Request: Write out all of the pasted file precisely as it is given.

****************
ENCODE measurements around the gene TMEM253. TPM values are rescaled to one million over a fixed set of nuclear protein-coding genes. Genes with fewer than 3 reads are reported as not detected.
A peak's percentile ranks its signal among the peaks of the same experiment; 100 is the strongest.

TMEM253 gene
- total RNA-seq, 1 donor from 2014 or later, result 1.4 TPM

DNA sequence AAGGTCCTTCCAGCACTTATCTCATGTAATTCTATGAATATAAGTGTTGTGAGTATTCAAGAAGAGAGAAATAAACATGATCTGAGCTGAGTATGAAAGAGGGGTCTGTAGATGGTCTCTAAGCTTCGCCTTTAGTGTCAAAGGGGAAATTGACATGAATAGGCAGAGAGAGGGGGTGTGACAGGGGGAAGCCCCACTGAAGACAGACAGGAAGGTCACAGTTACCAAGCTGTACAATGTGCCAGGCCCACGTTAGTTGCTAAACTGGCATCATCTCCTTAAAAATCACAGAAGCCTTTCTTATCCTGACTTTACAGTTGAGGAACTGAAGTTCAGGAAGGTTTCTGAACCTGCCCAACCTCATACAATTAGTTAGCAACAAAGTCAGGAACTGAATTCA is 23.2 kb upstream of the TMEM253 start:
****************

ENCODE measurements around the gene TMEM253. TPM values are rescaled to one million over a fixed set of nuclear protein-coding genes. Genes with fewer than 3 reads are reported as not detected.
A peak's percentile ranks its signal among the peaks of the same experiment; 100 is the strongest.

TMEM253 gene
- total RNA-seq, 1 donor from 2014 or later, result 1.4 TPM

DNA sequence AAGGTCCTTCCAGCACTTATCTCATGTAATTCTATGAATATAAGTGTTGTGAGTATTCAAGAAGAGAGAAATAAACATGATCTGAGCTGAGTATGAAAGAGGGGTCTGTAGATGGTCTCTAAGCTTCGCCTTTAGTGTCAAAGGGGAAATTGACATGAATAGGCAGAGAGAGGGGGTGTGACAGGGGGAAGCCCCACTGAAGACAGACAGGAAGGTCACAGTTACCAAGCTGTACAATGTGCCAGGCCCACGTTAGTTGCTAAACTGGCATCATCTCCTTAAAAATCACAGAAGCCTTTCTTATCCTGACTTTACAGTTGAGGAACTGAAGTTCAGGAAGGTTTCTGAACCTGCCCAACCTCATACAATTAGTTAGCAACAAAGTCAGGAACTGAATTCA is 23.2 kb upstream of the TMEM253 start: